Henry Fairfield Osborn

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Henry Fairfield Osborn

Born(1857-08-08)August 8, 1857
DiedNovember 6, 1935(1935-11-06) (aged 78)
Alma materPrinceton University
Lucretia Thatcher Perry
(m. 1881; died 1930)
Scientific career
InstitutionsAmerican Museum of Natural History
Doctoral studentsWilliam King Gregory

Henry Fairfield Osborn, Sr. FRS[1] (August 8, 1857 – November 6, 1935)[2] was an American paleontologist, geologist and eugenics advocate. He was the president of the American Museum of Natural History for 25 years and a cofounder of the American Eugenics Society.

Early life and education[edit]

Osborn in 1890


Henry Fairfield Osborn was born in Fairfield, Connecticut on August 8, 1857, in a family of distinction. He was the eldest son of shipping magnate and railroad tycoon William Henry Osborn and Virginia Reed (née Sturges) Osborn.[3]

His maternal grandparents were Jonathan Sturges, a prominent New York businessman and arts patron who was a direct descendant of Jonathan Sturges, a U.S. Representative from Connecticut, and Mary Pemberton Cady, a direct descendant of prominent educator Ebenezer Pemberton.[4] His maternal aunt Amelia Sturges, was the first wife of J. P. Morgan, but died of tuberculosis soon after their wedding.[5]

His younger brother was William Church Osborn,[6] who served as president of the Metropolitan Museum of Art,[7] and married philanthropist and social reformer Alice Clinton Hoadley Dodge, a daughter of William E. Dodge Jr.[8]


From 1873 to 1877, Osborn studied at Princeton University, obtaining a B.A. in geology and archaeology, where he was mentored by paleontologist Edward Drinker Cope. Two years later, Osborn took a special course of study in anatomy in the College of Physicians and Surgeons and Bellevue Medical School of New York under Dr. William H. Welch, and subsequently studied embryology and comparative anatomy under Thomas Huxley as well as Francis Maitland Balfour at Cambridge University, England.[9][10]

In 1880, Osborn obtained a Sc.D. in paleontology from Princeton, becoming a lecturer in Biology and Professor of Comparative Anatomy from the same university between 1883 and 1890.


Osborn (r.) and Barnum Brown at Como-Bluff during the American Museum of Natural History expedition of 1897 with limb bone of Diplodocus specimen AMNH 223

In 1891, Osborn was hired by Columbia University as a professor of zoology; simultaneously, he accepted a position at the American Museum of Natural History, New York, where he served as the curator of a newly formed Department of Vertebrate Paleontology.

Fossil hunting[edit]

As a curator, he assembled a remarkable team of fossil hunters and preparators, including William King Gregory, Roy Chapman Andrews, Barnum Brown, and Charles R. Knight. Long a member of the US Geological Survey, Osborn became its senior vertebrate paleontologist in 1924. He led many fossil-hunting expeditions into the American Southwest, starting with his first to Colorado and Wyoming in 1877. Osborn conducted research on Tyrannosaurus brains by cutting open fossilized braincases with a diamond saw.[11] (Modern researchers use computed tomography scans and 3D reconstruction software to visualize the interior of dinosaur endocrania without damaging valuable specimens.)[12]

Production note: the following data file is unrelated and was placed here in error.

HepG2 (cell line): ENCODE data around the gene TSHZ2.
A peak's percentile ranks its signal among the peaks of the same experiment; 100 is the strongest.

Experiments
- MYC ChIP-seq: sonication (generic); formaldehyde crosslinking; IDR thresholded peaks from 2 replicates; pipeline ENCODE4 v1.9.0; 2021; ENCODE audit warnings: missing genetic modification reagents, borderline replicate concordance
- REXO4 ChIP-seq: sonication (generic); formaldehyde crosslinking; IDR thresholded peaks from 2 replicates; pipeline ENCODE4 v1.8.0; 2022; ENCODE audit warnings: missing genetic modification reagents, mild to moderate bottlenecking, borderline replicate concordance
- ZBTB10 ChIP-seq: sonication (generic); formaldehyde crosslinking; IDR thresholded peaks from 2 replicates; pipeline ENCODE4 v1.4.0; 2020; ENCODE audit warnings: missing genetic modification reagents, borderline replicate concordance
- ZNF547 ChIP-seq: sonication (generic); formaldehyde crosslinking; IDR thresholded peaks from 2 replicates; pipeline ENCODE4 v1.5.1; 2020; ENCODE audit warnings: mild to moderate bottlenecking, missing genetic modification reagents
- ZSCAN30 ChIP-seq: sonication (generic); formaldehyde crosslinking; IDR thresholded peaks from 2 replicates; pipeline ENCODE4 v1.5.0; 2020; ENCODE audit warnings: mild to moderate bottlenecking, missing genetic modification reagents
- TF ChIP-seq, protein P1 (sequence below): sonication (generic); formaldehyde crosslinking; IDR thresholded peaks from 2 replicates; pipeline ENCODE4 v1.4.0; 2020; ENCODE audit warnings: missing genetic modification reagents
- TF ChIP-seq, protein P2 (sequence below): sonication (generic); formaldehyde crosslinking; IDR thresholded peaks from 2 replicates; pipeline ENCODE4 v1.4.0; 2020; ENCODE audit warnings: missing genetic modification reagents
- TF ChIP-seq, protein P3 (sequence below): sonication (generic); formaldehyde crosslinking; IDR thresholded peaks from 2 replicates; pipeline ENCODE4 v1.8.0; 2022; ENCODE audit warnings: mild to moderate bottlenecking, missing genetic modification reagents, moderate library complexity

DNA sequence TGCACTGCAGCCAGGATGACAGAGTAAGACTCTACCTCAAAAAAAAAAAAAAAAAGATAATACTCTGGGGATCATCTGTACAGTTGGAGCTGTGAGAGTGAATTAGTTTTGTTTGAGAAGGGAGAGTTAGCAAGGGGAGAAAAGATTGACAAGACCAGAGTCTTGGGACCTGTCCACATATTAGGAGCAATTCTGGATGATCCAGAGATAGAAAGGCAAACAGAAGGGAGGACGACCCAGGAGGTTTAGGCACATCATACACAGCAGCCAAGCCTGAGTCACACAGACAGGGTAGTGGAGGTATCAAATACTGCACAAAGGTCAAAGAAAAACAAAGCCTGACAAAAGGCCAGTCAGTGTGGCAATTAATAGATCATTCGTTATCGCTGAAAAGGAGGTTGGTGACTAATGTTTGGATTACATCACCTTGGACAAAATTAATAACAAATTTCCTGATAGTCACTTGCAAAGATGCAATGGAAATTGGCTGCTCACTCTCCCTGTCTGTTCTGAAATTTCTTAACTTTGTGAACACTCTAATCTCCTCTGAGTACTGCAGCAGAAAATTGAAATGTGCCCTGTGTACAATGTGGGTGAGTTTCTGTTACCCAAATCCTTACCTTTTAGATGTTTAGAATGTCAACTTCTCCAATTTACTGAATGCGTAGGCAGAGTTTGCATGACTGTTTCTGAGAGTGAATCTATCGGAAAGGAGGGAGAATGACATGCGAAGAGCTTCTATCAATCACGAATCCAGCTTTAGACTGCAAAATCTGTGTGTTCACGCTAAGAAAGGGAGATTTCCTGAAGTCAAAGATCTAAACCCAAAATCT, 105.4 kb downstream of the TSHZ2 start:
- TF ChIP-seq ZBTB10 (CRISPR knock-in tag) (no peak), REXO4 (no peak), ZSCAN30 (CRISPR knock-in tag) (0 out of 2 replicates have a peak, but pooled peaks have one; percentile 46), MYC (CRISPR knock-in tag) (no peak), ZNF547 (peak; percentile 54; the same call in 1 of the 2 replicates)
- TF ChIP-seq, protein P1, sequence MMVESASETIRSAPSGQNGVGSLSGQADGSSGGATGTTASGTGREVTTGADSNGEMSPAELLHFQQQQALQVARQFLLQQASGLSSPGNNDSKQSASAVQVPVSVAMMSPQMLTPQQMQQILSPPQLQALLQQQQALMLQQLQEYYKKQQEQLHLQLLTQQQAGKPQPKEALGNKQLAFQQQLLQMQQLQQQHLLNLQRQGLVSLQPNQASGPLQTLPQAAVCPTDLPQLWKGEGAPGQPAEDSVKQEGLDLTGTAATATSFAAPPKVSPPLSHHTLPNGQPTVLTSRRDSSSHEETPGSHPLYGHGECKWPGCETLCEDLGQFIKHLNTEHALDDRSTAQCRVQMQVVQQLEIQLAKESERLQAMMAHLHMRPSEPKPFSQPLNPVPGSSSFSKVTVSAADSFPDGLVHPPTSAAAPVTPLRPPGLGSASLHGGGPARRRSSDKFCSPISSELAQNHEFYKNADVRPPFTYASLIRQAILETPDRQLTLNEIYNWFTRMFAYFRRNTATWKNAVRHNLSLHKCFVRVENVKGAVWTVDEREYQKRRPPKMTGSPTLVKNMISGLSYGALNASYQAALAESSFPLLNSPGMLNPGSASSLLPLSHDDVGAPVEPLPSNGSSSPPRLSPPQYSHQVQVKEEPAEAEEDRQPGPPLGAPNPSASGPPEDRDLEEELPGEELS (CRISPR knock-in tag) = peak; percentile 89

On November 23, 1897, he was elected member of the Boone and Crockett Club, a wildlife conservation organization founded by Theodore Roosevelt and George Bird Grinnell.[13] Thanks to his considerable family wealth and personal connections, he succeeded Morris K. Jesup as the president of the museum's Board of Trustees in 1908, serving until 1933, during which time he accumulated one of the finest fossil collections in the world.[14]

Additionally, Osborn served as president of the New York Zoological Society from 1909 to 1925.

Osborn (third from the right) with other officers of the paleontology section of the St Louis Congress

He was elected as a member to the American Philosophical Society in 1886.[15] He accumulated a number of prizes for his work in paleontology. In 1901, Osborn was elected a Fellow of the American Academy of Arts and Sciences.[16] He described and named Ornitholestes in 1903, Tyrannosaurus rex and Albertosaurus in 1905, Pentaceratops in 1923, and Velociraptor in 1924.

In 1929 Osborn was awarded the Daniel Giraud Elliot Medal from the National Academy of Sciences.[17]

American Museum of Natural History[edit]

His legacy at the American Museum has proved more enduring. Edward J. Larson described Osborn as "a first-rate science administrator and a third-rate scientist."[18] Indeed, Osborn's greatest contributions to science ultimately lay in his efforts to popularize it through visual means. At his urging, staff members at the American Museum of Natural History invested new energy in display, and the museum became one of the pre-eminent sites for exhibition in the early twentieth century as a result. The murals, habitat dioramas, and dinosaur mounts executed during his tenure at the museum attracted millions of visitors, and inspired other museums to imitate his innovations.[19] But his decision to invest heavily in exhibition also alienated certain members of the scientific community and angered curators hoping to spend more time on their own research.[20] Additionally, his efforts to imbue the museum's exhibits and educational programs with his own racist and eugenist beliefs disturbed many of his contemporaries and have marred his legacy.[21]


Dawn Man Theory[edit]

Osborn developed his own evolutionary theory of human origins called the "Dawn Man Theory". His theory was founded on the discovery of Piltdown Man (Eoanthropus) which was dated to the Late (Upper) Pliocene. Writing before Piltdown was exposed as a hoax, the Eoanthropus or "Dawn Man" Osborn maintained sprang from a common ancestor with the ape during the Oligocene period which he believed developed entirely separately during the Miocene (16 million years ago). Therefore, Osborn argued that all apes (Simia, following the pre-Darwinian classification of Linnaeus) had evolved entirely parallel to the ancestors of man (homo).[22][23][24][25] Osborn himself wrote: